Rare Physical Recall Issued for Tesla Model 3s

Rare Physical Recall Issued for Tesla Model 3s

Elon Musk may have officially bought Twitter, but his purchase doesn’t seem to have bolstered his other businesses. Tesla stock has fallen regularly since late October when the company issued a rare physical recall for problems with certain cars’ seatbelts.

The recall affected more than 24,000 Model 3 vehicles, including 2017 through 2021 year models. These cars may have had their seatbelts reassembled incorrectly during servicing, making them no longer adequate for keeping passengers safe during a crash. 

This is far from the only recall Tesla has issued in the past few months, but it is one of just a few that have required owners to go in to have their cars serviced. Here’s what you need to know about the difference between a physical and digital recall, the risks the problems pose to owners, and how you can get help if Tesla can’t fix your car for good. 

Difference Between Physical and Digital Tesla Recalls

Physical recalls are the most common type for most manufacturers. These are notices sent to owners informing them that they should take their vehicle to a manufacturer’s dealership to get a potentially dangerous physical problem fixed. Historically, this was the only type of recall possible, but Tesla has changed that. 

In fact, Musk has taken to complaining on Twitter that the term “recall” is outdated. After a digital recall in September, he tweeted, “The terminology is outdated & inaccurate. This is a tiny over-the-air software update. To the best of our knowledge, there have been no injuries.”

There’s a reason Musk specified “over-the-air” in his comment. Teslas come with the ability to update their software through WiFi and 5G connections. This allows the company to resolve supposedly minor glitches without the need for owners to visit a mechanic. 

This is both a blessing and a curse for Tesla owners. The company also pushes non-vital updates that add new features through over-the-air connections. Like any other software updates, these can introduce new problems. As a result, Tesla regularly needs to issue digital recalls to fix problems introduced by previous updates. This includes issues like one faulty update that caused cars to start applying the emergency brake for no reason.

That’s why any physical recall is considered a rarity for the brand. Tesla attempts to fix all problems by way of software updates before even considering a physical recall. This may be because there are only 223 Tesla locations in the entire country, making it difficult and time-consuming for many owners to get physical fixes performed. However, not even Tesla can use computers to fix faulty seatbelt construction, so owners need to visit a dealership to resolve the issue. 

Tesla’s hesitancy to issue physical recalls should concern owners. It demonstrates that the brand may not have the time or resources to physically fix vehicles if there is a significant manufacturing issue. Furthermore, since Teslas are relatively low in number, it takes longer to determine whether a physical problem is a consistent manufacturing defect or a flaw in a single vehicle. In combination, these factors mean Tesla owners must keep a close eye on their cars if they start having physical issues

What to Do If Your Tesla Has Reoccurring Problems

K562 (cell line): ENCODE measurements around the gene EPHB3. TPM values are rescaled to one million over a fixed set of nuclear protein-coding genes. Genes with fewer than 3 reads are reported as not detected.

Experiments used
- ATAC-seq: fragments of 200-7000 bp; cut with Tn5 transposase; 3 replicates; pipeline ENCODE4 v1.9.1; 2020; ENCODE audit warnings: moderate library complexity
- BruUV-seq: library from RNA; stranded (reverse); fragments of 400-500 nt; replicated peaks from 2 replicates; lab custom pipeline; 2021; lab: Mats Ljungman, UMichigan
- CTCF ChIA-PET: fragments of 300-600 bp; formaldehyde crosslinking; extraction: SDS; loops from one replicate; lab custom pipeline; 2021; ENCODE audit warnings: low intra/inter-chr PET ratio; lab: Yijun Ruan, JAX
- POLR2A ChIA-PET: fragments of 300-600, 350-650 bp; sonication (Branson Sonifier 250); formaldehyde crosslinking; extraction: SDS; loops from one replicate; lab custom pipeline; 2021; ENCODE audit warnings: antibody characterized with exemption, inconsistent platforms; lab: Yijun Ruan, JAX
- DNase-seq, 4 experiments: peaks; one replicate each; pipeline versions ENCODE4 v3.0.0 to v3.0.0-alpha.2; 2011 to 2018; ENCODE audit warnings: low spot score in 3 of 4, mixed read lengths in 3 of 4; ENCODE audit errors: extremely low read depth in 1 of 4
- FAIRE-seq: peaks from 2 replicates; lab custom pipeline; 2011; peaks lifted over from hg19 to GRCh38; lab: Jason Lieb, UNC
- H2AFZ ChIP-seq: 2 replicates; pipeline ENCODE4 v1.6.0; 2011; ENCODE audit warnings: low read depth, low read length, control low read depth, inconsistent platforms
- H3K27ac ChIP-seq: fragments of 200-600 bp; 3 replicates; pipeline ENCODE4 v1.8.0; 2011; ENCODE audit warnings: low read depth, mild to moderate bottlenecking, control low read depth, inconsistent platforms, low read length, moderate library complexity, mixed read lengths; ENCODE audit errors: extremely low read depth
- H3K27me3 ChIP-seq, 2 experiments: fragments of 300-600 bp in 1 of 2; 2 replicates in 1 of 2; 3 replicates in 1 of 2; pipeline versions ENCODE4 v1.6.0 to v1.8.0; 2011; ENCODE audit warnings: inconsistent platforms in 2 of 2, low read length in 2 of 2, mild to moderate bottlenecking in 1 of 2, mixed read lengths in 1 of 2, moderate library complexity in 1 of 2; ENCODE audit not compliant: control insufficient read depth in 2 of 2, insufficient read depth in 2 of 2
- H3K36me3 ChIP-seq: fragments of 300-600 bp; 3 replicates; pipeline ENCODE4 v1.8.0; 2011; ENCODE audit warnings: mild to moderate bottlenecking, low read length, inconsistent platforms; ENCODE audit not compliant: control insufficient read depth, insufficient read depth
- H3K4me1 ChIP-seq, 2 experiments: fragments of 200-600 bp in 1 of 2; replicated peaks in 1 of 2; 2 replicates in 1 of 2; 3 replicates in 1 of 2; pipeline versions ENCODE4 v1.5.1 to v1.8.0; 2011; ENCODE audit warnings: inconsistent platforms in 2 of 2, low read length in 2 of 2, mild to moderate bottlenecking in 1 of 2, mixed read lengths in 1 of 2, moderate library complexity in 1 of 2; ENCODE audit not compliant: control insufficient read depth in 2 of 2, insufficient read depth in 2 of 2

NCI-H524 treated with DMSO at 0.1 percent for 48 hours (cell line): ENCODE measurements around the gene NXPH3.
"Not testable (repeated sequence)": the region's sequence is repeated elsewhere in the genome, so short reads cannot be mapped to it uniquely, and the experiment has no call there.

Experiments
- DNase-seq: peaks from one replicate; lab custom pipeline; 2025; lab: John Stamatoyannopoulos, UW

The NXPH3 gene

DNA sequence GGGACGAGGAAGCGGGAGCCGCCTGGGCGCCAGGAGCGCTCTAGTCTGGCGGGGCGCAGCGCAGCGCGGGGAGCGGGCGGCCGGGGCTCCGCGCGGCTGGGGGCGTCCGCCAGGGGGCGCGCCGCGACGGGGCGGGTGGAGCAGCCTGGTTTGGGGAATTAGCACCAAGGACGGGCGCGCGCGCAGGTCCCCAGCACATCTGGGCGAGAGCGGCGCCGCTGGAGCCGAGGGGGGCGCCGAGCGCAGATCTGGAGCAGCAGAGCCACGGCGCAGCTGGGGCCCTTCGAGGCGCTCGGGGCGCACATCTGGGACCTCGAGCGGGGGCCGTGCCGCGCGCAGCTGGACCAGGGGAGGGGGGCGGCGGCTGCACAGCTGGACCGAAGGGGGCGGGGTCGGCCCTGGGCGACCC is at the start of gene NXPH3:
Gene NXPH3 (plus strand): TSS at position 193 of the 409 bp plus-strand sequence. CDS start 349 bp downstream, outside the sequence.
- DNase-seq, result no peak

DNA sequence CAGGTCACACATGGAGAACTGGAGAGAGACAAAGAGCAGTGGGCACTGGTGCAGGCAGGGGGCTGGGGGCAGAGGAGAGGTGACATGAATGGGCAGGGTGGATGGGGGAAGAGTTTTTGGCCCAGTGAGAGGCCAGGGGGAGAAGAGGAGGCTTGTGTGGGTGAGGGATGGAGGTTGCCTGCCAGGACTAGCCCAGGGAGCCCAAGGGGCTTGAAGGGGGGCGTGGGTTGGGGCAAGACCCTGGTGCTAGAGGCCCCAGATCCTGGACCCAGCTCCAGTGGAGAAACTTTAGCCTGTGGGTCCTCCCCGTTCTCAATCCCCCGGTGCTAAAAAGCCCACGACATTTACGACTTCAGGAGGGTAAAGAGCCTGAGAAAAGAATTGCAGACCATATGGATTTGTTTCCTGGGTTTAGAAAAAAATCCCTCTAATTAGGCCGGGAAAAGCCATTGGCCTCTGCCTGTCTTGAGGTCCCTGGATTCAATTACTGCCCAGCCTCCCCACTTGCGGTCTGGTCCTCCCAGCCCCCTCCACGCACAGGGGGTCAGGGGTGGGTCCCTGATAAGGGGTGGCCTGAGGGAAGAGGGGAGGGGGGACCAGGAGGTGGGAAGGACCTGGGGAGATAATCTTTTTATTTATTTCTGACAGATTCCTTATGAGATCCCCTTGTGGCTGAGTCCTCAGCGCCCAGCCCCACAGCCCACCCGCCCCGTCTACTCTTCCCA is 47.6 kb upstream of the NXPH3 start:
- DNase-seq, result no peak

So what should you do if you think your Tesla has a physical manufacturing flaw? Waiting for a recall that may never occur isn’t a reliable means of addressing the issue. You may need a more hands-on approach to get your car repaired, replaced, or refunded. 

The best way to accomplish this is by ensuring you follow California’s lemon laws. A lemon law claim can help you get your car fixed or your money back. Your vehicle may be eligible if:

  • It’s still under warranty
  • It has a problem caused by the manufacturer
  • The problem was discovered within 18 months or 18,000 miles of taking ownership, whichever is less

If your vehicle meets these criteria, Tesla must fix it at no cost to you. You can take it to a Tesla dealership, and they should repair the problem on your behalf? But what if the issue comes back?

California grants manufacturers “a reasonable number of attempts” to repair problems for good. There are three definitions of a reasonable number:

  • If a problem is relatively minor and unlikely to put you in danger, the manufacturer has four chances to repair it. You can file a lemon claim if it comes back a fifth time. 
  • If the issue is dangerous or potentially deadly, the manufacturer only gets two attempts to repair it before you can file your claim. 
  • If your car is in the shop for manufacturing defects of any kind for 30 or more days while under warranty, you can file.

In all of these cases, you have grounds to request that the manufacturer refund you what you’ve paid for the car or replace the vehicle entirely. It is their responsibility under consumer warranty laws. If the original product did not safely fulfill its purpose, they must return your money or replace the defective model with one that works. 

Get Help With Your Tesla Lemon Claim

If you have a lemon of a Tesla, you don’t have to sit back and accept it. If it’s still under warranty, like more than half of most models, you may be able to file a lemon claim against the manufacturer. If you think you have a case, you can discuss your claim with the law firm of Johnson & Buxton — The Lemon Law Guys. 

We have experience on both sides of lemon law cases. We’ve worked for big car companies, so we understand the techniques they use to avoid these claims. We use that knowledge to help clients around California pursue successful lemon law claims. Schedule your consultation today to learn how we can help you.

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